Agricultural Subsidies & the WTO


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trade externalities of agricultural subsidies presented in the ILSA international conference at nujs kolkata

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  • US policy and WTO policies hurt US farmers, as my slides shows show. Market access into countries hurts all farmers, as it's used to lower global prices. Subsidies are unfair, but WTO or other subsidy restrictions, even if they strongly existed, would not address the problem of low prices. That's the major falsehood of WTO. What's needed are minimum price floors set at adequate levels, and backed up by supply reductions, as needed to balance supply and demand. That's what ends dumping (and ends the need for subsidies). When the US had fair trade price floors (1942-1952) we had no subsidies.
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  • Slide 3, Fair Prices from nonsubsidy Price Floors are more effective development than losing money on exports plus compensating farmers for the losses. S4 Subsidies are unfair, (US farmers should go broke as fast when we dump) but don't cause the cheap prices. S6 Eligibility is by amount of reduction (cheaper prices), more with more production, same ratio for small except pay limits for big. S9 Subsidies aren't what distort trade, it's the lack of Price Floors, so WTO gives only false hope. OPEC raised export prices, the US chose to lose many tens of billion $. S14 Brazil case didn't end cotton dumping! 'Free' trade hurts all ag countries, helps mega exporters, processors, CAFOs.
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Agricultural Subsidies & the WTO

  1. 1. Trade Externalities of Agricultural Subsidies and WTO<br />SATYA RANJAN SWAIN<br />B.A.LL.B. (Hons.) Third Year<br />KIIT Law School, KIIT University<br />
  2. 2. Overview<br />Introduction<br />Controversies<br />Subsidies in the developed countries<br />Impact of Agricultural Subsidies:An Indian experience<br />Agriculture under the GATT <br />The Agreement on Agriculture<br />The Agreement on Subsidies<br />Doha round and agricultural subsidies<br />The case of Brazil - U.S. Farm subsidies<br />Conclusion<br />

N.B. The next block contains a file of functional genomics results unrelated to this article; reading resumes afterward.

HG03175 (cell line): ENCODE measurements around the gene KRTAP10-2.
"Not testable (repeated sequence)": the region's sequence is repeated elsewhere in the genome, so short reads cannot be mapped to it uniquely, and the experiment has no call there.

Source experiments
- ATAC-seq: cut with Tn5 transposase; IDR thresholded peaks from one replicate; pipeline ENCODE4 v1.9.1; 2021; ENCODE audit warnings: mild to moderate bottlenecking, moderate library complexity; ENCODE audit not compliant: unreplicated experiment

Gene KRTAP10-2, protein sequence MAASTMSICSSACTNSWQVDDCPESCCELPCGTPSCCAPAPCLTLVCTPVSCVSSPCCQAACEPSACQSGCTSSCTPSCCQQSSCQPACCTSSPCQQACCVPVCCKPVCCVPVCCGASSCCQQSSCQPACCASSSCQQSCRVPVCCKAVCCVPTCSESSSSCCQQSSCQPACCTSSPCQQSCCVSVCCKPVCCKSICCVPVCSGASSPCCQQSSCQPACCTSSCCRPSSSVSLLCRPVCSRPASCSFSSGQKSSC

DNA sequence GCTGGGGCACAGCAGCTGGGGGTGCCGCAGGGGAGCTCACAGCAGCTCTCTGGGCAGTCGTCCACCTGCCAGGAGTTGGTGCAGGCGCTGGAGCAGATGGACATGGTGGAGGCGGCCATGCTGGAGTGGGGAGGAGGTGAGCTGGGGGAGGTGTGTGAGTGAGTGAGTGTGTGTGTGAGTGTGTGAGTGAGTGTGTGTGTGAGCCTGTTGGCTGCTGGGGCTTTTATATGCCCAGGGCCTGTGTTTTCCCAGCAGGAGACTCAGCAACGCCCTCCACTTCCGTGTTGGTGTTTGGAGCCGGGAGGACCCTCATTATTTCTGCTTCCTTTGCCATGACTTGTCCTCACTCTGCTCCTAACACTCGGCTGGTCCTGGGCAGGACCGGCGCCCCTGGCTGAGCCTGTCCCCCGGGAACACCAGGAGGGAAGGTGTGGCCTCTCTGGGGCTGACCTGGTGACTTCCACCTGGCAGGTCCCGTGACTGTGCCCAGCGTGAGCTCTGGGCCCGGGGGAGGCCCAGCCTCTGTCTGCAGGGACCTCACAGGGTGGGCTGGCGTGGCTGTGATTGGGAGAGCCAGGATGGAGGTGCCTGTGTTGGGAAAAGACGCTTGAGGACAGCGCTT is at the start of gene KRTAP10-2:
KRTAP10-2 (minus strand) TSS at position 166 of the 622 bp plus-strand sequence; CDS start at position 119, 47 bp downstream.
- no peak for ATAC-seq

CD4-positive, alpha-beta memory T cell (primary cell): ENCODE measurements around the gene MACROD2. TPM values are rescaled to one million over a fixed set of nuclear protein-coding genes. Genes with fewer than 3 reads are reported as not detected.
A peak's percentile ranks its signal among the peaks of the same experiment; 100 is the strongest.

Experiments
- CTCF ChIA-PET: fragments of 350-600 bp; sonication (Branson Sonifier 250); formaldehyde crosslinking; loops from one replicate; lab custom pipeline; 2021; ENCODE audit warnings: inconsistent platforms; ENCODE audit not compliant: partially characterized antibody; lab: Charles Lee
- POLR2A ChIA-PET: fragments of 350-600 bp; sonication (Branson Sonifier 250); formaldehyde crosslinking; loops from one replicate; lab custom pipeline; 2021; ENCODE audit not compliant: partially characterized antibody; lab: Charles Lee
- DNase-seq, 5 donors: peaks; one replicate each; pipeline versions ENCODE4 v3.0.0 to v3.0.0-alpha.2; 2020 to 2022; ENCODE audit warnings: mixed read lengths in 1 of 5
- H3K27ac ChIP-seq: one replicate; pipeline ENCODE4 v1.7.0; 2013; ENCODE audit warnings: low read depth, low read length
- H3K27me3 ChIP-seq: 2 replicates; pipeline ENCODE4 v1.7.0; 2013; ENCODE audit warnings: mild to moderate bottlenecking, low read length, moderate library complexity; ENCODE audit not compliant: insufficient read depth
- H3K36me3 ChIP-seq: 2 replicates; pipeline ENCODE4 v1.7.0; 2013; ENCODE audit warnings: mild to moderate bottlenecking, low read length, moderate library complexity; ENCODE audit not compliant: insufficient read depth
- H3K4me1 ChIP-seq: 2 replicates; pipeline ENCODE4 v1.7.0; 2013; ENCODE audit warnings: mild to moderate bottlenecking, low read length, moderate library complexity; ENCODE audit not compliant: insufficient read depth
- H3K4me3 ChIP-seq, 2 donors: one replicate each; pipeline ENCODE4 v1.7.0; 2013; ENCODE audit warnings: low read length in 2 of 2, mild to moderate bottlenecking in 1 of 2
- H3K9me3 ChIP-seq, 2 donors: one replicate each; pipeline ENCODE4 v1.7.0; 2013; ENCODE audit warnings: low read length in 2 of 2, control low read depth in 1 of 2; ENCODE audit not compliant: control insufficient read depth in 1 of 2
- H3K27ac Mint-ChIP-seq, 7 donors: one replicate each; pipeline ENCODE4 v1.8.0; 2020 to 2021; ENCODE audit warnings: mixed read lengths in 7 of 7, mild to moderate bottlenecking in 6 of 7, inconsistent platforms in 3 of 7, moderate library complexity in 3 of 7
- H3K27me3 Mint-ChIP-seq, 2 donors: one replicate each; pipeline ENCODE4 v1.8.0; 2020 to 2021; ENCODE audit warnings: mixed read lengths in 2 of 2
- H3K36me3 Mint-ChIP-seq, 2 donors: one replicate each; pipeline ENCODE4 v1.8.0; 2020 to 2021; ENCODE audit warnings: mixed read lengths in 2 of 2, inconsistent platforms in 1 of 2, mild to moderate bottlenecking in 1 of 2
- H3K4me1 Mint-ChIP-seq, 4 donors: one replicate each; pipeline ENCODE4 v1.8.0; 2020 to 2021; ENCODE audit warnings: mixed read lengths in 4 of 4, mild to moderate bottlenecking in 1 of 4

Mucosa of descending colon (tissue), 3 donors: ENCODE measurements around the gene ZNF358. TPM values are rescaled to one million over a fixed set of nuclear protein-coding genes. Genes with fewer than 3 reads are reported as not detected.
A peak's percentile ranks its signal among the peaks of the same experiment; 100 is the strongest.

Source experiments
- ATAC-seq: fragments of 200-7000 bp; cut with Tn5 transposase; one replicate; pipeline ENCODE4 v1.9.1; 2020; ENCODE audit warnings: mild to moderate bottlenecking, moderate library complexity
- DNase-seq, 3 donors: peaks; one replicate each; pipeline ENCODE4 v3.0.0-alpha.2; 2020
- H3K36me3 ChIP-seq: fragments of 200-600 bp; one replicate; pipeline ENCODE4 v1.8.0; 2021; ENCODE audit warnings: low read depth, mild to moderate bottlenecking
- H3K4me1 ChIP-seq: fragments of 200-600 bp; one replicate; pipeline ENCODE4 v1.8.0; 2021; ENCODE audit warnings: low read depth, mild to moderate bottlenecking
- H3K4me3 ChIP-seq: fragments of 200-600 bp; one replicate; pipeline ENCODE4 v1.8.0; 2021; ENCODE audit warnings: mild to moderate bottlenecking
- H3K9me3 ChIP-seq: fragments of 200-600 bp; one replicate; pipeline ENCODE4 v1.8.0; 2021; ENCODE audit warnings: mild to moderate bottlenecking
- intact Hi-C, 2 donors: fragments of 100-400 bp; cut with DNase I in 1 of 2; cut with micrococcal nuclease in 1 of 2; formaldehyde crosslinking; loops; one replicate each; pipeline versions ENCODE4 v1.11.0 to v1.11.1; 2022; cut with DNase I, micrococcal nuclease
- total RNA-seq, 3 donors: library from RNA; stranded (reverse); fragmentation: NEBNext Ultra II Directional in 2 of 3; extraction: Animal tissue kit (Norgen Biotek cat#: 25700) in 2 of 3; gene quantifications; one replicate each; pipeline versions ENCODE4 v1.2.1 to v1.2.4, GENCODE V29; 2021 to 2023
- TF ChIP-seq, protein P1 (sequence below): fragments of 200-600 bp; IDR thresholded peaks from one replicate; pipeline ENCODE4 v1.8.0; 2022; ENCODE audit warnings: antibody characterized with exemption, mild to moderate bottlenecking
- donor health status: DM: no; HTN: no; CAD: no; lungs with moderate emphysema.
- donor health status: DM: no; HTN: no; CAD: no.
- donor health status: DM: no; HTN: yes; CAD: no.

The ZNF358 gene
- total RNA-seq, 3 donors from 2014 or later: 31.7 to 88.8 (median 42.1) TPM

3. 3. Agricultural Subsidies <br />Agricultural subsidies are considered to be the most effective mechanism for accelerating the growth of agricultural sector. <br />Agricultural subsidies has become a tool for the developed countries to maintain their supremacy.<br />
  4. 4. Controversies<br />Subsidies give an unfair advantage to the farmers in the developed countries to sell their goods at a lower price, while the countries in South do not have enough resources to subsidize their farmers in a similar fashion. <br />
  5. 5. The United States proposed to ban many types of subsidies. But it wants to exempt the agricultural sector from the banning of subsidy.<br />U.S. and EU have given huge supports to their farmers, and the surplus generated by this has been disposed of in the international market. They are dumping grain by selling at prices far below the cost of production, which is unfair to developing countries.<br />
  6. 6. Subsidies in the developed countries<br />The eligibility for farm subsidies is determined not by income or poverty standards but by the crop that they grow. <br />Since 1991, subsidies for large farms have nearly tripled, but there have been no increases in subsidies for small farms, in U.S. <br />So, agricultural subsidies are largely seen as corporate welfare program rather than a common man program.<br />